We've heard about what an adaptation entails, adapting true stories and what publishers think of the process, so now is the right time I think to take a look at two specific adaptations. Watch out for spoilers.
First up is Bernard MacLaverty's Bye-Child (2003). An award winning short film (part funded by long term Bang2writer Scottish Screen), Bye-Child is taken from the poem by Seamus Heaney. This was of particular interest, since adapting from poetry - bar the usual suspects like Homer -had not really occurred to me. But why not? Poems are just as rich in visuals and offer up all kinds of opportunities for adaptation story and character-wise, whether it's a reconstruction or a reimagination you're wanting to do.
Bye-Child was very much a reconstruction. Telling the story of a child kept in the henhouse by his mother, the poem hints at why - but MacLaverty then goes much futher, offering a backdrop that includes incest and an abusive father, forcing the woman to keep the child in the henhouse to conceal it when the father attempts to murder it. This was a clever embellishment, for immediately we're asked to empathise with the woman and her extraordinary action, even feeling sorry for her when the local priest discovers what she has done, taking the child away from her. Set in the 1960s, Maclaverty juxtaposes the discovery of the child against Armstrong's moon landings, begging the question HOW we can fly to the moon, yet not ensure children at home are looked after properly. It's easy to see why this work has been adopted by the educational sector in particular: schools use this work as part of their poetry curriculum and and the Teacher DVD resource pack can be bought online.
MacLaverty wanted to talk more about the background of his work and his adaptation rather than the machanics of getting it from the page to the screen, but he did mention that Heaney had said "do what you like with it". This unnerved Maclaverty, especially given the embellishments he had made and he said his heart was in his mouth when he sent a VHS copy to Seamus Heaney, as he feared he wouldn't like it - he "would have been gutted" if he didn't. Happily for Maclaverty, Heaney gave the work a big thumbs-up and it's even received a BAFTA nomination.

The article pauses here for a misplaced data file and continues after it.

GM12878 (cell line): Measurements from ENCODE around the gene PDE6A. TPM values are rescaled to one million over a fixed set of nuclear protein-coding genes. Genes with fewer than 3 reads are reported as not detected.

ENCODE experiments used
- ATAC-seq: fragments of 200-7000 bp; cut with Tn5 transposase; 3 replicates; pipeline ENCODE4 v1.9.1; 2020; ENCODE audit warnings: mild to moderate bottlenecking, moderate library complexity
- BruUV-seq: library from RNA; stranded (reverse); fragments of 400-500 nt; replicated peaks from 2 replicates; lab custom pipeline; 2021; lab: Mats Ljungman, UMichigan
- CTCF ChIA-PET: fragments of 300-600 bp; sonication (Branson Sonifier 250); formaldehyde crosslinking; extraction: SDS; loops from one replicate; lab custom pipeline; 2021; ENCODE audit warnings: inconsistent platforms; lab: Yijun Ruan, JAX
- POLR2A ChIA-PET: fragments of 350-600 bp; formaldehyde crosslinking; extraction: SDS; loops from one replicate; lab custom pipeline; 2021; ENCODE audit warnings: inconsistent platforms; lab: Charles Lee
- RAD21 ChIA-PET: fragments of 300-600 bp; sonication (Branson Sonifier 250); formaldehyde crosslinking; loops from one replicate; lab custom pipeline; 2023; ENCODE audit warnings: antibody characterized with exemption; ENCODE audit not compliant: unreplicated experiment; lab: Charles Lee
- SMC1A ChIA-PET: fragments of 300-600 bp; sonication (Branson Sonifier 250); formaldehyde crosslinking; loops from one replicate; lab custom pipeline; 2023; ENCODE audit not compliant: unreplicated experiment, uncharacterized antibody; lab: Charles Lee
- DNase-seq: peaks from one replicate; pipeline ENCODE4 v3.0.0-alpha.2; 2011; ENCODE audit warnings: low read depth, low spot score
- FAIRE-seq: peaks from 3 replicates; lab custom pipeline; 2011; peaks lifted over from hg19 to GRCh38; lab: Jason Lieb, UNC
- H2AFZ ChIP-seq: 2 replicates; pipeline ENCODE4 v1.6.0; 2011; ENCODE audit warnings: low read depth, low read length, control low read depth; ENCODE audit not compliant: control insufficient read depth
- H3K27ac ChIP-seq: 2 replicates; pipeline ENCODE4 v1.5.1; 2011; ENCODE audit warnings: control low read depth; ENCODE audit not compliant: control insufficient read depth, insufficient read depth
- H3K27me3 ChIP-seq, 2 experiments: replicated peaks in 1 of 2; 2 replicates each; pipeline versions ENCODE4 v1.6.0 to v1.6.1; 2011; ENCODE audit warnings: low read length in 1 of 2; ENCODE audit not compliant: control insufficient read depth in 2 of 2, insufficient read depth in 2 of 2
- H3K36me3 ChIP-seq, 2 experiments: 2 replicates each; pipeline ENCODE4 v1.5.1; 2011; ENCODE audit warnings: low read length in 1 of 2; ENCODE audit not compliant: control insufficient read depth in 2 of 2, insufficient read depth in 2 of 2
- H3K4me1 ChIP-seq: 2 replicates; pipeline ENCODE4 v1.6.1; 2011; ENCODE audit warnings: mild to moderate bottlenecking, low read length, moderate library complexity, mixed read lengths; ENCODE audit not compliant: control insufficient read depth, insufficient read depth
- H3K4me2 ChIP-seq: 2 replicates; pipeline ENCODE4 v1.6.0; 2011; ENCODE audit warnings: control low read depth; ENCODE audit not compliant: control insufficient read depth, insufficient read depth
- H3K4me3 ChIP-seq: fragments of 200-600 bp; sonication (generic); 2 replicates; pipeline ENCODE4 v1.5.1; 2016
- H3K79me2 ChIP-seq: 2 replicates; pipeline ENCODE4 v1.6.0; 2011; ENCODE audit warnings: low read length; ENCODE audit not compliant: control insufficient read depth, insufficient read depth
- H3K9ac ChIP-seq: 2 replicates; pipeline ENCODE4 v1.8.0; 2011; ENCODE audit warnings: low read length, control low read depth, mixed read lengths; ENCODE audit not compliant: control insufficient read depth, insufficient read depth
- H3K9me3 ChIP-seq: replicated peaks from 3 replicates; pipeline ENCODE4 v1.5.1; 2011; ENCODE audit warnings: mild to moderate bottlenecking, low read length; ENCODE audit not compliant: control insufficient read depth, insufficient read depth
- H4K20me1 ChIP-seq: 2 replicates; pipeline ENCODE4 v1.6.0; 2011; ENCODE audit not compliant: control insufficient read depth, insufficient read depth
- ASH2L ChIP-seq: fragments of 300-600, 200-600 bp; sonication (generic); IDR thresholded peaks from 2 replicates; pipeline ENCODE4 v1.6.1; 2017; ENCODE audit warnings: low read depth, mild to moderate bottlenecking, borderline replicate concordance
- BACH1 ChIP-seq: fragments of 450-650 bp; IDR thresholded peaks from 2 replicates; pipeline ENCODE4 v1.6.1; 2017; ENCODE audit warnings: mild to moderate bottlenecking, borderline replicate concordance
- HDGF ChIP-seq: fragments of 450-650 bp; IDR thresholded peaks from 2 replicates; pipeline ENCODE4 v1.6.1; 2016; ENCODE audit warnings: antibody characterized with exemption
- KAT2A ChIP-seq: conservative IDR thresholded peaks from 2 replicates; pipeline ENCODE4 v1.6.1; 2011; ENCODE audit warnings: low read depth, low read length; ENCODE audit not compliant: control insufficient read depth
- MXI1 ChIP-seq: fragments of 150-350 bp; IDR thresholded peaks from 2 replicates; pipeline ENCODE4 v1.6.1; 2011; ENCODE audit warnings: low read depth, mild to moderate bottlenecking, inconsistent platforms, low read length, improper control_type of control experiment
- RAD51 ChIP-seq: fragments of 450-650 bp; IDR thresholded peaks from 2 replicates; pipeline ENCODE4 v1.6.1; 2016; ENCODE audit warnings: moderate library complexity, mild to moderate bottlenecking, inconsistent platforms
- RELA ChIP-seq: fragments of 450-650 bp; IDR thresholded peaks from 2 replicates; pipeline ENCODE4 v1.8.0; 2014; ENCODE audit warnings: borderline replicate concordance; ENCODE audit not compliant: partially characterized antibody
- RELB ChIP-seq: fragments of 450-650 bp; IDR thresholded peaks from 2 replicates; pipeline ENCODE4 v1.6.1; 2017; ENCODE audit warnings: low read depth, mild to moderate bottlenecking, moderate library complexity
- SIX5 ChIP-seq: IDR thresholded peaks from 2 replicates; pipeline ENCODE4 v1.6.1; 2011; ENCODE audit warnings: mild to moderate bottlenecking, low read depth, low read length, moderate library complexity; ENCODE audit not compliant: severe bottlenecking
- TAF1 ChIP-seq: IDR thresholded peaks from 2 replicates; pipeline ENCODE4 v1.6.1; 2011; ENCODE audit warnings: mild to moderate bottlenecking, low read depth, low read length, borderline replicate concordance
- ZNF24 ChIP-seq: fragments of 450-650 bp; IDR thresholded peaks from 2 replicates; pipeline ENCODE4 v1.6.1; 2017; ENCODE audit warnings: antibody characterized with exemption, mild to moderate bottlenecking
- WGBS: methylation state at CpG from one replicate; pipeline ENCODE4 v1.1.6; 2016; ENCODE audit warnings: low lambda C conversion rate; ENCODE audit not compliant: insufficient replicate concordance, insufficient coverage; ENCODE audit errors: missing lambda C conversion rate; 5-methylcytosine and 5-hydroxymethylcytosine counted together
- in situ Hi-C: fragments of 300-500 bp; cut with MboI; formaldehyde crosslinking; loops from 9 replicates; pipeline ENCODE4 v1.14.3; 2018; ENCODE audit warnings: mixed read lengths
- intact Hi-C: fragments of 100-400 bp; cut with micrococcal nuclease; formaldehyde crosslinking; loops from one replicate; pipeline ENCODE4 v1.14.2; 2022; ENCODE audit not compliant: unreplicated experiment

The second look at adaptations came in the form of Stephen Potts, responsible for the writing of the upcoming The Butterfly Tattoo, a lesser-known book by none other than Phillip Pullman (it was apparently previously called "The White Mercedes"). Stephen did not obtain the rights himself; instead a small Dutch production company called Dynamic Entertainment did - Stephen replied to an ad they posted on Shooting People (damn his hide, must've missed that one!). Dynamic Entertainment spent quite a bit of time negotiating with Pullman and had the "brass neck" to ask Pullman for a low-priced option on his book so they might make a low budget film of it - and he said yes! [This just goes to show what Birlinn said is true: always worth asking.]
As with any script commission, competition was high in getting the script gig for adapting The Butterfly Tattoo. Whilst Stephen was waiting to hear from Dynamic he read the book - something that was to pay dividends, since they asked for a a twelve page treatment in the next stage from him and three other writers on the shortlist. He got through that stage and it was narrowed down between him and one other writer, but Dynamic Entertainment couldn't decide between the two! They said they wanted "more" but were very vague, only that they wanted that something "more" in the next nine days... Stephen was unsure what to do next, so took the week off work and wrote a draft and submitted that! He called this draft "draft zero", it wasn't long enough and the kind of "emetic draft" Peter Broughan spoke of, but it was enough to get him the gig.
After that, it appears the project took off at rocket-like speed. Stephen signed the contract last March and he did a draft a month, the project going through four total before being shot last August. Though a seven month turnaround, editing took a further six months - but even so, this is a suprisingly short amount of time to knock out a feature film. It looks quality too - we were shown a clip of the beginning and you can view a clip online too. It's been submitted to Edinburgh and Cannes and they're looking for a distributor at present; just like they attracted investors on the basis of the Pullman name, they're hopeful a distributor will feel the same.
It's worth noting that Stephen is a published author himself of five children's novels: given the Pullman novel is aimed at a teenage market, perhaps Stephen had a natural bias towards not only the material, but what was best for the story in adapting it? Certainly Pullman apparently liked the script and was supportive of the project, though again this was more of a reconstruction - Stephen said he couldn't have done anything that Pullman was against either. I hope the project does find a distriubutor - would be great to see an indie filmmaker triumph with an adaptation and hopefully open the gates to many more. Best of luck!
NEXT: My final post on this course - How Do You Adapt? Adrian's Adaptation Checklist.
An excellent teacher's resource on Bye-Child, including the full poem text can be found here [PDF].
An analysis of the poem can be viewed here.
Bye-Child on IMDB
Read about the making of Bye-Child, including how it was developed and funded, here.
THE BUTTERFLY TATTOO
View a teaser trailer for The Butterfly Tattoo here.
Click here to read a synopsis of Phillip Pullman's book (warning: spoilers).
Stephen Potts' Shooting People Card.
An interview with Stephen Potts about his own books, here plus a list of his books.